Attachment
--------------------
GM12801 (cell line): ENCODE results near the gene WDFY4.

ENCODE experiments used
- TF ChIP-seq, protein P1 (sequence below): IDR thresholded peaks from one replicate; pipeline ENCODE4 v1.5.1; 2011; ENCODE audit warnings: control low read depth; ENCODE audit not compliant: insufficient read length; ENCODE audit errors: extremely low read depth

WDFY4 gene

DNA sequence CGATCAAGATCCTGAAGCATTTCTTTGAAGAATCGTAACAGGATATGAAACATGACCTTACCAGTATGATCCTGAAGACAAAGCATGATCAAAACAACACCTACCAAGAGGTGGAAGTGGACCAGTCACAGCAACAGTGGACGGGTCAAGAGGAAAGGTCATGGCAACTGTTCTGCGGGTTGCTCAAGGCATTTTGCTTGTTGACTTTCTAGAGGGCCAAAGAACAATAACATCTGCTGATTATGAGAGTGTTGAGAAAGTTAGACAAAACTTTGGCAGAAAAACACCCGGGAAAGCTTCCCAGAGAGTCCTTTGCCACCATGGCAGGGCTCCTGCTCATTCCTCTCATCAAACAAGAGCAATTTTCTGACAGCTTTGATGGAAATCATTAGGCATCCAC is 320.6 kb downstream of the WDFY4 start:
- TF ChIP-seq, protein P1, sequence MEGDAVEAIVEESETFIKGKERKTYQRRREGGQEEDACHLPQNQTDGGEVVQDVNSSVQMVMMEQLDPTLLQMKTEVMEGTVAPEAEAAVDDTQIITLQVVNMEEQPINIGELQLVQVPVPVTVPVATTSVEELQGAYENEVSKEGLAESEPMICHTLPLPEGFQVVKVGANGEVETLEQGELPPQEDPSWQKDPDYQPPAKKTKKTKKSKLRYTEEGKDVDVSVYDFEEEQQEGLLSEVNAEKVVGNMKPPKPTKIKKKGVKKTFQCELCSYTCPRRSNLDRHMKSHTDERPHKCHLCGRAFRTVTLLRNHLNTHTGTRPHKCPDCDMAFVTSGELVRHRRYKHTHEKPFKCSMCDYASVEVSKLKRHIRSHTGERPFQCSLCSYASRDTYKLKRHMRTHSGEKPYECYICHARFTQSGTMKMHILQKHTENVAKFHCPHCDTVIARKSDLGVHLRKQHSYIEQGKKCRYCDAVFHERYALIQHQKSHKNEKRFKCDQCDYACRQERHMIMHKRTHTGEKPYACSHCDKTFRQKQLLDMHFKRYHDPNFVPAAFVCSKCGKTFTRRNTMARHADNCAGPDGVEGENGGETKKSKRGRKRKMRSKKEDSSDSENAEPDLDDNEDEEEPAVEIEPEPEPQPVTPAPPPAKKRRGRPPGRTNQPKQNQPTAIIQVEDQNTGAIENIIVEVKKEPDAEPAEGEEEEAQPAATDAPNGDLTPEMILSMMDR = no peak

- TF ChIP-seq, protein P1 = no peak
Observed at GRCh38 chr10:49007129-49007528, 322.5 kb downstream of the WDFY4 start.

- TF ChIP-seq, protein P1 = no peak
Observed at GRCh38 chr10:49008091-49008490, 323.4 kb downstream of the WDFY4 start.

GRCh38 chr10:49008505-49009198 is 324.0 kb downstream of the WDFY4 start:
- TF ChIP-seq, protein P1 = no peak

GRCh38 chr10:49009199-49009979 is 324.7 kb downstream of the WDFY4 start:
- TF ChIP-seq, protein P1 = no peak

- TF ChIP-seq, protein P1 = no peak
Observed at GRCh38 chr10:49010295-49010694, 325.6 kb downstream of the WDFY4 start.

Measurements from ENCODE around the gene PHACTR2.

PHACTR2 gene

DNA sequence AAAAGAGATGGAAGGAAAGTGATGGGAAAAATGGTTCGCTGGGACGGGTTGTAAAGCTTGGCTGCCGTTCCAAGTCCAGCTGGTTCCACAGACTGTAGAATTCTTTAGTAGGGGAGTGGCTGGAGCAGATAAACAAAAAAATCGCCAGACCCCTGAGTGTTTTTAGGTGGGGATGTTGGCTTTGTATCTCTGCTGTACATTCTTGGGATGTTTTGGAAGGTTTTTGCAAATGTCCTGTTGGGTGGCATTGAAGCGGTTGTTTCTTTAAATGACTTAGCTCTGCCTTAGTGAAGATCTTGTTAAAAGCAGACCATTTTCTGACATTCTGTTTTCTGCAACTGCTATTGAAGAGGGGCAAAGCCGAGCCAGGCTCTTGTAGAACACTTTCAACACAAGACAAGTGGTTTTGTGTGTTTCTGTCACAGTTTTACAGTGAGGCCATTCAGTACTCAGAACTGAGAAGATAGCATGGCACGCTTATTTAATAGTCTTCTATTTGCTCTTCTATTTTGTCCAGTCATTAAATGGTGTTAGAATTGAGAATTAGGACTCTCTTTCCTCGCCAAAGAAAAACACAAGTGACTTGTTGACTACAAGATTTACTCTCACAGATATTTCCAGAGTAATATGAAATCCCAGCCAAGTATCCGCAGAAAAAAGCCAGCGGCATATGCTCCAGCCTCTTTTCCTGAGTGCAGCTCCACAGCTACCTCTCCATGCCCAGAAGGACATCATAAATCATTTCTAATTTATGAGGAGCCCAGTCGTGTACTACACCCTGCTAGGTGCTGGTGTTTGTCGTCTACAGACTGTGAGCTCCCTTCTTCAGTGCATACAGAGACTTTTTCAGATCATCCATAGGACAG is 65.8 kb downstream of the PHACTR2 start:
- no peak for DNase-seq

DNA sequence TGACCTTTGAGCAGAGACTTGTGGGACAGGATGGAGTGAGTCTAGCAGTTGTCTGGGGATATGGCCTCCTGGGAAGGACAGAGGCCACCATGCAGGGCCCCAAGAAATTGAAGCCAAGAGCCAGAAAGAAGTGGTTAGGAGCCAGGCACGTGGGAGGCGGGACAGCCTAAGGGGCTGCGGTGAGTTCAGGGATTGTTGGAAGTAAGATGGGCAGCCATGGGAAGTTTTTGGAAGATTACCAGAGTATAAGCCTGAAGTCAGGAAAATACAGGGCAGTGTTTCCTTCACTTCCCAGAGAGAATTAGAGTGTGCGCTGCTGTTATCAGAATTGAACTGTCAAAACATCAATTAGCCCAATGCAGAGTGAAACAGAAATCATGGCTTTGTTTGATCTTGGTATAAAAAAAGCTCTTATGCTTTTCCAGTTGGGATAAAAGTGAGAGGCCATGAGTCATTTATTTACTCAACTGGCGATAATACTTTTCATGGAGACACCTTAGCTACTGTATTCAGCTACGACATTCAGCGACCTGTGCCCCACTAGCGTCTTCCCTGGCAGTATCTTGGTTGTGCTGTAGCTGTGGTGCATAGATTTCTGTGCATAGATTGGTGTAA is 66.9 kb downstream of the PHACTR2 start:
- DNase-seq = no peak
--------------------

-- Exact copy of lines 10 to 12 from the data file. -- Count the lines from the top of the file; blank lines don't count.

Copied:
Observed at GRCh38 chr10:49008091-49008490, 323.4 kb downstream of the WDFY4 start.

GRCh38 chr10:49008505-49009198 is 324.0 kb downstream of the WDFY4 start:
- TF ChIP-seq, protein P1 = no peak